New Pantry Near ISU Will Tackle Food Insecurity Among College Students | WGLT

New Pantry Near ISU Will Tackle Food Insecurity Among College Students

Aug 27, 2018

Illinois State University students started their second week of classes Monday. By now they’ve got a place to stay, a bag full of books, and a jam-packed schedule of classes, work, and extracurriculars.

One thing that may be missing is access to nutritious food. The new School Street Food Pantry aims to fix that. It opens Sept. 21 inside the Normal First United Methodist Church, right next to ISU.

Research shows 45 percent of college students nationally face some type of food insecurity, said Jeanna Campbell, a graduate student at ISU who’s one of the lead organizers of the pantry. Similar studies show the same is true at ISU, she said.

The Normal First United Methodist Church couldn’t be closer to campus, just a few steps from Milner Library.
Credit Jeff Smudde / WGLT

That level of food insecurity among college students can surprise people, Campbell said.

“Their surprise always shocks me. I’m Type 1 diabetic. So coming into school was a burden. I have medical bills. My previous jobs I was working at poverty wage. Having limited resources before entering university, I didn’t get more resources all of a sudden coming into school. I appreciated the opportunity to get my education, but I also didn’t have a lot of support in terms of access to food. There are a lot of resources on campus, but there isn’t necessarily a specific location for students who are food insecure to relay those insecurities,” Campbell said. “It’s definitely something that can be easily overlooked.”

The School Street Food Pantry will provide fresh vegetables and fruits, Vitamin D-rich products like milk, and toiletries, among other items. The pantry will also offer classes, helping students learn how to cook, create a personal budget, or sign up for the Supplemental Nutrition Assistance Program (SNAP).

Organizers expect the pantry to primarily serve college students—and not just those attending ISU—living off campus. There’s not an affordable grocery store close to ISU’s campus.

“Another very, very important demographic might be student-athletes,” said Noah Tang, a senior history-social sciences education major and one of the pantry’s organizers. “Because of NCAA rules, they’re not allowed to work outside their sports, so they’re not actually going to have time to make their own money to buy food as well. That also means they’re time impoverished, so they can’t go get their food, just like other students are (time impoverished).”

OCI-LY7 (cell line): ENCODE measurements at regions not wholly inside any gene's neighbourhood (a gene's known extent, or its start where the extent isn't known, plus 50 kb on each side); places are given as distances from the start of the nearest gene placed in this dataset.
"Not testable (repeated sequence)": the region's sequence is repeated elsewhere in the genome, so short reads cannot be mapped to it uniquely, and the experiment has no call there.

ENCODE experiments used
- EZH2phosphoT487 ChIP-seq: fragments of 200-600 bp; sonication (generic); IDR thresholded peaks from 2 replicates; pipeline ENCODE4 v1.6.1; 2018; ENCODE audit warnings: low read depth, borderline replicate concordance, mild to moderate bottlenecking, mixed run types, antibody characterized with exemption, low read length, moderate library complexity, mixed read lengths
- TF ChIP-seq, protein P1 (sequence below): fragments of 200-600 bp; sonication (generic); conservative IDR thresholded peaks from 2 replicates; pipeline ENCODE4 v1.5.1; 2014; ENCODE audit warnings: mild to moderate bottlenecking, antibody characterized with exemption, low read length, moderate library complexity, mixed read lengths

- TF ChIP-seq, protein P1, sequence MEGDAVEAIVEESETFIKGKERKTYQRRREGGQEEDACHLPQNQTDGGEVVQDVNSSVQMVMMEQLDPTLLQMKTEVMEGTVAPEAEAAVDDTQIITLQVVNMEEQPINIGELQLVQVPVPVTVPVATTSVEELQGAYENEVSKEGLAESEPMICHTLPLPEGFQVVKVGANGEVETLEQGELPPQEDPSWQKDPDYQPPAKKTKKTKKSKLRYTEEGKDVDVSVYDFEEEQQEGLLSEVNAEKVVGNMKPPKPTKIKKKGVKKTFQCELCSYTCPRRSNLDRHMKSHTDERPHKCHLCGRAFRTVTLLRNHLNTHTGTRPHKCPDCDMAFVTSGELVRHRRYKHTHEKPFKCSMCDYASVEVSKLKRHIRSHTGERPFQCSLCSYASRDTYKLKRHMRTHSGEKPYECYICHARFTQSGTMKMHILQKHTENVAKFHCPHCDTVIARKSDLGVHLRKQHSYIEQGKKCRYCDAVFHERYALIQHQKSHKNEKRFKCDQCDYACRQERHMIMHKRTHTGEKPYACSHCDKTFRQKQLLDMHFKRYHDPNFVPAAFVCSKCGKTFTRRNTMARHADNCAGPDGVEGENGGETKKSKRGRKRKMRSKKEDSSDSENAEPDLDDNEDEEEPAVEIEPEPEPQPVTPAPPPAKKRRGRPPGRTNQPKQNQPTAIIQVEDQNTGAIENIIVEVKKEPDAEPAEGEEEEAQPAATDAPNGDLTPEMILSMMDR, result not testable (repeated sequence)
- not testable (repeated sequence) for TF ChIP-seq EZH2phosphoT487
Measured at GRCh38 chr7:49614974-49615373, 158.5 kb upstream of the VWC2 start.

The pantry came together relatively quickly. Normal Township Supervisor Sarah Grammer, whose office administers assistance to those in financial hardship, became aware of the need last year. She said college students came to her office, struggling to pay their rent and even their electric bills. They were obviously hungry.

Noah Tang, a senior history-social sciences education major at Illinois State and one of the pantry’s organizers.
Credit Jeff Smudde / WGLT

And while there are other food pantries in Bloomington-Normal, Grammer found that most are only open weekday mornings, when students typically have classes.

“I recognized a gap,” Grammer said.

Grammer soon connected with a minister at the Normal First United Methodist Church. She then connected with Campbell through an ISU professor. Campbell was already interested in the issue, as was Tang. They all began working together.

School Street Food Pantry will be open from 4-6 p.m. every Friday. The Normal First United Methodist Church couldn’t be closer to campus, just a few steps from Milner Library.

“We’re very aware of where we sit geographically. And we want to be good neighbors with ISU and with college students,” said Kim Burke, minister at Normal First United Methodist Church. “It just seems like a great fit, a way to be good neighbors. We feel very fortunate and privileged to be able to do that.”

Today’s college students are not just food insecure, Tang said. They also don’t have enough time to address it. Tang has found himself pushing back against “back in my day” skeptics who say college students can simply work a part-time job to buy themselves all the food they need.

“They don’t realize that the cost of college since they’ve gone to school, and the cost of living in general, has just skyrocketed,” said Tang. “And the minimum wage’s buying power hasn’t increased since the 1970s. Having all of that being crushed onto students at once is insane.”

The pantry is still looking for volunteers. Contact the pantry if you're interested.

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